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W4KAZ Softrock Based CW Skimmer Station – 03) Band Details

As of 2015-04-02 this information is mostly obsolete and in need of revision,w4kaz
160m SoftRock Skimmer

The 160m skimmer is an original SoftRock 40(donated by N4GU) that was retrofit with a crystal and band pass filter designed for 160m.  Part values for 160m were substituted based on value specifications in the SoftRock Lite II schematics.  The 7.3xxMc crystal resulted in the SoftRock center frequency at 1842950Mc.  The antenna is the NE facing K9AY, fed into a W7IUV preamp and a cascaded magic-T splitter.

The 160m skimmer is fed off one of the -6db ports of the splitter.  I/Q signal is (for now) fed to a ASUS Xonar DS sound card with a 96Kc scan rate mounted in a dual core e2200 dell optiplex 360 minitower.  The operating system is Windows XP Pro SP3+,  VE3NEA CW Skimmer, and W3OA’s Aggregator for reporting up to the Reverse Beacon Network.  Normal operation at the 96Kc bandwidth will provide a useful bandwidth from 1800.0Mc through 1890.5Mc

80m softrock skimmer

The 80m skimmer is a Softrock lite II.  The crystal used is 14.138Mhz, resulting in the softrock center  frequency at 3.533950Mhz.  The antenna is a NE facing K9AY with the feed split three ways following the W7IUV preamp in the shack.  The splitter is two magic T splitters cascaded.  The 80m Softrock is on one of the two -6db ports of the splitter. CW skimmer currently running on Dell Optiplex 745SFF, with 80m skimmer on the onboard Realtek sound card.  Normal operation is at 48khz scan rate, making the scanned range from 3.510.x through 3.557xxMhz.

40m softrock skimmer

The 40m skimmer is a Softrock v6.2.  This Softrock was re-worked from a 9Mhz IF build.  It uses a crystal at 28.224Mhz, putting the Softrock center frequency at 7.055015Mhz.  The antenna is a NE facing K9AY with the feed split three ways following the W7IUV preamp in the shack.  The splitter is two magic T splitters cascaded.  The 40m Softrock is on the 3db port not feeding the second cascaded splitter.  CW skimmer currently running on Dell Optiplex 745SFF, with 40m skimmer on the Asus Xonar DG sound card.  Normal operation is at 96khz scan rate, making the scanned range from 7.007 through 7.105Mhz.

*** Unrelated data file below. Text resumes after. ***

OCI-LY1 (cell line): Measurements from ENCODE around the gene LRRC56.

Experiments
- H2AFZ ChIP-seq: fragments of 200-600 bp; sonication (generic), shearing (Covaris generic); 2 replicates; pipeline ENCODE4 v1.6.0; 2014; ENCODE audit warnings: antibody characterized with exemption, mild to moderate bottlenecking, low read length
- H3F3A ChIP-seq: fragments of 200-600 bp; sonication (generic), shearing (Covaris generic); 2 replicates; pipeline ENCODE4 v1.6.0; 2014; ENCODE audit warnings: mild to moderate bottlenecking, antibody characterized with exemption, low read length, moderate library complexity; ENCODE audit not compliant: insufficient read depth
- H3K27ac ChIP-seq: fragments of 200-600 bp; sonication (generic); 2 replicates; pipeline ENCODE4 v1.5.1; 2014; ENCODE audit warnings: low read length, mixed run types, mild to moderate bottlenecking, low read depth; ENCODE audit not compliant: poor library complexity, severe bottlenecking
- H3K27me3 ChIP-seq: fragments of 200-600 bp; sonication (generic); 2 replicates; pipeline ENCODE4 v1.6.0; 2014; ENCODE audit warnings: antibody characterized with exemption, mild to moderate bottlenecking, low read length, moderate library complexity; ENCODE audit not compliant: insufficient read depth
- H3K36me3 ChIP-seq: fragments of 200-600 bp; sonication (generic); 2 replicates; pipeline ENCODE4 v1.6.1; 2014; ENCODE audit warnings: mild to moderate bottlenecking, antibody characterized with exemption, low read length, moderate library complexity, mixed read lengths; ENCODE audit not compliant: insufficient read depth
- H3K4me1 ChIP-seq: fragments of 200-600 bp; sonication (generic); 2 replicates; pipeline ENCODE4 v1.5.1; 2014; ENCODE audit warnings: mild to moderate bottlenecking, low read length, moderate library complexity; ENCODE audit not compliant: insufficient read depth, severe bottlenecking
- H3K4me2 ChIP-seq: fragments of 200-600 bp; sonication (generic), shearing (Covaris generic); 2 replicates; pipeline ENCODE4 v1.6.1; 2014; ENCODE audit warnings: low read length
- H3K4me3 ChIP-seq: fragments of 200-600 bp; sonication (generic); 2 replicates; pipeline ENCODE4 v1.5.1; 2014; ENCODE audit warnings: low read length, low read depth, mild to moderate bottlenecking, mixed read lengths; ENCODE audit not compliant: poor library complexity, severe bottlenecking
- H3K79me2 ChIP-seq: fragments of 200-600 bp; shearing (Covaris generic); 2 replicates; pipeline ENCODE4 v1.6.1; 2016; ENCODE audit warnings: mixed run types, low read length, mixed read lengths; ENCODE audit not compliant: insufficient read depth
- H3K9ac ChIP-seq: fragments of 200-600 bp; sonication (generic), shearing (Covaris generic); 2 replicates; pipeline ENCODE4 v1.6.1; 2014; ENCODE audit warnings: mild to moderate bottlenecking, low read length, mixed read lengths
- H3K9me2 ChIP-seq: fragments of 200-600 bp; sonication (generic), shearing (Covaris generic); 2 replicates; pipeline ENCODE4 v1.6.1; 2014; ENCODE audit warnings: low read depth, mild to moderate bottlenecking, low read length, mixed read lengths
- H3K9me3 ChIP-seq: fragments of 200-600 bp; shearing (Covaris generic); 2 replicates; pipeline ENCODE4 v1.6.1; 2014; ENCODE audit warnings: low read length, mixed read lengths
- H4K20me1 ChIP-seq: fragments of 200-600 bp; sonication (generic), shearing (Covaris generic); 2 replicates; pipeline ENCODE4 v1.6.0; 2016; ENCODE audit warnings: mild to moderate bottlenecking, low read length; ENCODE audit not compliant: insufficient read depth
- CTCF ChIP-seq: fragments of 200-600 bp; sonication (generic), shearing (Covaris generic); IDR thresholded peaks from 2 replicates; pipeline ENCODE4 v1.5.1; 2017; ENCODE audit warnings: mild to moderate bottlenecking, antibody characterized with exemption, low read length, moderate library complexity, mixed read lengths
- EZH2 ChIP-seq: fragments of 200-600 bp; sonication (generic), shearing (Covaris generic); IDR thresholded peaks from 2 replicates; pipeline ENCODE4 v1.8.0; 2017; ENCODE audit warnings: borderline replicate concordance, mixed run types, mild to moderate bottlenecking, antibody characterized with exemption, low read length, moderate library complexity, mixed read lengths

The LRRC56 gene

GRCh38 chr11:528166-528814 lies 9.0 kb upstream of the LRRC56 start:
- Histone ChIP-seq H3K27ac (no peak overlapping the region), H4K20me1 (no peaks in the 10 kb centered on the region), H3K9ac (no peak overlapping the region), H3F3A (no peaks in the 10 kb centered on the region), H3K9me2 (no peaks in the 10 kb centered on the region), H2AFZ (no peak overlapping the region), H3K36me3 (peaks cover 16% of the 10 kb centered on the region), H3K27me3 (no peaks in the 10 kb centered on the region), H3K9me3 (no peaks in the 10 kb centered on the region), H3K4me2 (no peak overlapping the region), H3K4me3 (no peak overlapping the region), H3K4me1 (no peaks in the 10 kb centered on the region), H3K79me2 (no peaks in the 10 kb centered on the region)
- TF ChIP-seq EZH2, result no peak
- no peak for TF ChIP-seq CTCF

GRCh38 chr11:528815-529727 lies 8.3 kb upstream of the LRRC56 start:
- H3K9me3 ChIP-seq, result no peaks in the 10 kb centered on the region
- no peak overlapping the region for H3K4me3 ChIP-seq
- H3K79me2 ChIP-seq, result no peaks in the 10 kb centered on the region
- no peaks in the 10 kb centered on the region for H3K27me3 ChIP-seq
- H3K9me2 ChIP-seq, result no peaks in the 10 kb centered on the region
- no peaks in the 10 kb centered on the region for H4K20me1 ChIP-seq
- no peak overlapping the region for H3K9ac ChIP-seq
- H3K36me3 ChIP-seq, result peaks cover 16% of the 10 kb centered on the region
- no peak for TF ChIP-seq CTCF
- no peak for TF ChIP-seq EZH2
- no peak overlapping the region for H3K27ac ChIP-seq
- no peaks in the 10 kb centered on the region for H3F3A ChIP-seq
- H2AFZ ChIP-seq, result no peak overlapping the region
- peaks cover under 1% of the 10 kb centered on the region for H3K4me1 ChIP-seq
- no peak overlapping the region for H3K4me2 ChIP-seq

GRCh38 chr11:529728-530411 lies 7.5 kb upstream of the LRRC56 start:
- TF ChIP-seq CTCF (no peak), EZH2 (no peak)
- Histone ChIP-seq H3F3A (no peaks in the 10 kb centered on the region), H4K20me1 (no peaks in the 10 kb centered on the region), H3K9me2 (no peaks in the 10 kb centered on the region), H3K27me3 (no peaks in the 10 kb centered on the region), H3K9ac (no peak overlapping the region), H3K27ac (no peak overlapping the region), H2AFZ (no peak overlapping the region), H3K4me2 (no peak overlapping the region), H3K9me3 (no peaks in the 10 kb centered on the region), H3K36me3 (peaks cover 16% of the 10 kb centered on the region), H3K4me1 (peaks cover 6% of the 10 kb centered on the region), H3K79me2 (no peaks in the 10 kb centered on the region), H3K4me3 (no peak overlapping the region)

20m SoftRock Skimmer

** As of 02/2013 dead, deceased, and otherwise inactive.   Requires debug/repair…**

The 20m SoftRock is/will be the new SoftRock 20R with all surface mount components.  Its crystal oscillator is at 18.73xx Mc.  The divide by four gives 4.68xx Mc. In a twist on the plot, for 20m the QSD mixer really uses the third harmonic.  So its (18.73xx/4)*3=14.0475xxMc(Actual center=14.04473xMc).  As the documentation says, the bandpass filter and software is all that really limits the decoding to 20m.  The 20m RX antenna is[will be] a sloping coaxial  dipole.[NOT a “bazooka”! see: PA0NHC].  This design scales up easily for HF antennas using different materials.